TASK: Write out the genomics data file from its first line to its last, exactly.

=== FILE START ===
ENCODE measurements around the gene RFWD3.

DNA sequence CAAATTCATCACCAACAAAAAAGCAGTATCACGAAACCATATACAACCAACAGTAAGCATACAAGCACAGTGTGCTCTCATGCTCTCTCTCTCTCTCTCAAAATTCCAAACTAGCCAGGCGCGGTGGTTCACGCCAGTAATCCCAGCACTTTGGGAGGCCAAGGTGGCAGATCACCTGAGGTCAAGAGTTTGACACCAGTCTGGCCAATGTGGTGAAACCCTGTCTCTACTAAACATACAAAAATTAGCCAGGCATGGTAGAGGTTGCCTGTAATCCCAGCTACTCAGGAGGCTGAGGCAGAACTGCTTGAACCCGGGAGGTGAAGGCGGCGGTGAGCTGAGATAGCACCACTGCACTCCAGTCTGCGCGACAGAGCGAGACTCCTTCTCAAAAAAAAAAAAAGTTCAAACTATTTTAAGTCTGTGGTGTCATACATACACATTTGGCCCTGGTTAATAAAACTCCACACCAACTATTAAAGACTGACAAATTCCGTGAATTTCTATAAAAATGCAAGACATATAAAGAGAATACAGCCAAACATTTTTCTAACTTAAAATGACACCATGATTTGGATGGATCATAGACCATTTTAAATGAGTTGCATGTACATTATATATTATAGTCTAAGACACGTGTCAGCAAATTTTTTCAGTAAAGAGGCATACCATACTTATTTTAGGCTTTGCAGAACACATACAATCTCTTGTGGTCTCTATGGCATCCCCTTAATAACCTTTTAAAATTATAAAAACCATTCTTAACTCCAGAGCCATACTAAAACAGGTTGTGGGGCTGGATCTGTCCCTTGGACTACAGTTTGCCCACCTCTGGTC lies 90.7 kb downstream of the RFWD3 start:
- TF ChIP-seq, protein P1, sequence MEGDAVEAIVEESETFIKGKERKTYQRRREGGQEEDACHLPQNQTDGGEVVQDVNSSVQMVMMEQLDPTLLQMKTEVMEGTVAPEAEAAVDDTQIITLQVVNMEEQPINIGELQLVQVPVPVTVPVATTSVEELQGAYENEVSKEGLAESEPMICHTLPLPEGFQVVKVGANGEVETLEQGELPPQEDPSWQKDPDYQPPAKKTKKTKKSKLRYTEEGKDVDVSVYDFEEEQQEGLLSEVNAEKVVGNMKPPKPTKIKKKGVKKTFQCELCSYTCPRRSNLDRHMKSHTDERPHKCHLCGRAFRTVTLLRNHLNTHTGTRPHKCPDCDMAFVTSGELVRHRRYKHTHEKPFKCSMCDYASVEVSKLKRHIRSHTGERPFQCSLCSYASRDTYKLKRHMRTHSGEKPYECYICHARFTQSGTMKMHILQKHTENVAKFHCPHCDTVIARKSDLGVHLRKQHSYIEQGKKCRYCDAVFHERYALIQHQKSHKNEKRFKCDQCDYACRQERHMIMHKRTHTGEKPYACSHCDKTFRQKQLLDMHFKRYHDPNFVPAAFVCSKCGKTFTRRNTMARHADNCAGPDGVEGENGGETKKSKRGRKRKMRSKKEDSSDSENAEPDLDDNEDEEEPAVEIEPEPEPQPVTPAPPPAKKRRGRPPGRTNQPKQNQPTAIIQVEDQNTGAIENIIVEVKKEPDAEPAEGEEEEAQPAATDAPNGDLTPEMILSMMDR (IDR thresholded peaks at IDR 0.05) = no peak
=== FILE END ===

ENCODE measurements around the gene RFWD3.

DNA sequence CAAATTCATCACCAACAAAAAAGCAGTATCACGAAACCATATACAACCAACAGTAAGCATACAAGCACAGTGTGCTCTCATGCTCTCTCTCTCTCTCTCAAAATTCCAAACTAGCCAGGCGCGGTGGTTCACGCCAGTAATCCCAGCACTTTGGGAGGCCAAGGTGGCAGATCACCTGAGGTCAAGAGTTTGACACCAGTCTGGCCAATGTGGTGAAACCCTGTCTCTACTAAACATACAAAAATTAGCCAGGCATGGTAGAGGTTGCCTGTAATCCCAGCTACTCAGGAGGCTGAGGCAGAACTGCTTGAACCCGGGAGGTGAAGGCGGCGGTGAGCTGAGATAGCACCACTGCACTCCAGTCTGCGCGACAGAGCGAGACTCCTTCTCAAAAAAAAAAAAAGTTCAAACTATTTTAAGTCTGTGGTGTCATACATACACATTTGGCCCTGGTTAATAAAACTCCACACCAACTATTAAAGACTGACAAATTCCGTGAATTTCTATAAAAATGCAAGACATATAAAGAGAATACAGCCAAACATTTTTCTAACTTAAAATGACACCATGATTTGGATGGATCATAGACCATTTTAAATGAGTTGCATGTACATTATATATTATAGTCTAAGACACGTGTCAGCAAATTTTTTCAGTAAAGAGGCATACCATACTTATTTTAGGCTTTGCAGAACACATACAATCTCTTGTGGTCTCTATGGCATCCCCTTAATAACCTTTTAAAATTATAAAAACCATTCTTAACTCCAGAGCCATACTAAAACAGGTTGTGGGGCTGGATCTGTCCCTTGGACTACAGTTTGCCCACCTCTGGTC lies 90.7 kb downstream of the RFWD3 start:
- TF ChIP-seq, protein P1, sequence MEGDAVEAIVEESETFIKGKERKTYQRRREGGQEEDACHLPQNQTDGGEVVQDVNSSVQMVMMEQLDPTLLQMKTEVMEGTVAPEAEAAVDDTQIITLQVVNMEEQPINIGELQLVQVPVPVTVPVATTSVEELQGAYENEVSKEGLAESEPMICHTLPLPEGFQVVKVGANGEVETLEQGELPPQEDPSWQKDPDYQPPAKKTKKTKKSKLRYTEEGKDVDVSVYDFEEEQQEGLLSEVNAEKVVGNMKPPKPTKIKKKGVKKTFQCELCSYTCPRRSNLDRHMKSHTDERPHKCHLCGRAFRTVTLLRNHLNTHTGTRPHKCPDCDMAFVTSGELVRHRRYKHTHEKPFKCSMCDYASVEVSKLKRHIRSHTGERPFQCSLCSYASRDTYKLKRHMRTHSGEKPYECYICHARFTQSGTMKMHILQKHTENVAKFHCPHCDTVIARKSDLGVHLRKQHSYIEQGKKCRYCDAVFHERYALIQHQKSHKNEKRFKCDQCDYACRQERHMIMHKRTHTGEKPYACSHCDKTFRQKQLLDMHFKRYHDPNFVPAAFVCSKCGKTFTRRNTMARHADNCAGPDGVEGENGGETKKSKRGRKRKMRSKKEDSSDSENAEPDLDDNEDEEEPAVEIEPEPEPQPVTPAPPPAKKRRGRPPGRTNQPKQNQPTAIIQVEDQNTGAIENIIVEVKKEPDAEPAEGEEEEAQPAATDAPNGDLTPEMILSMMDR (IDR thresholded peaks at IDR 0.05) = no peak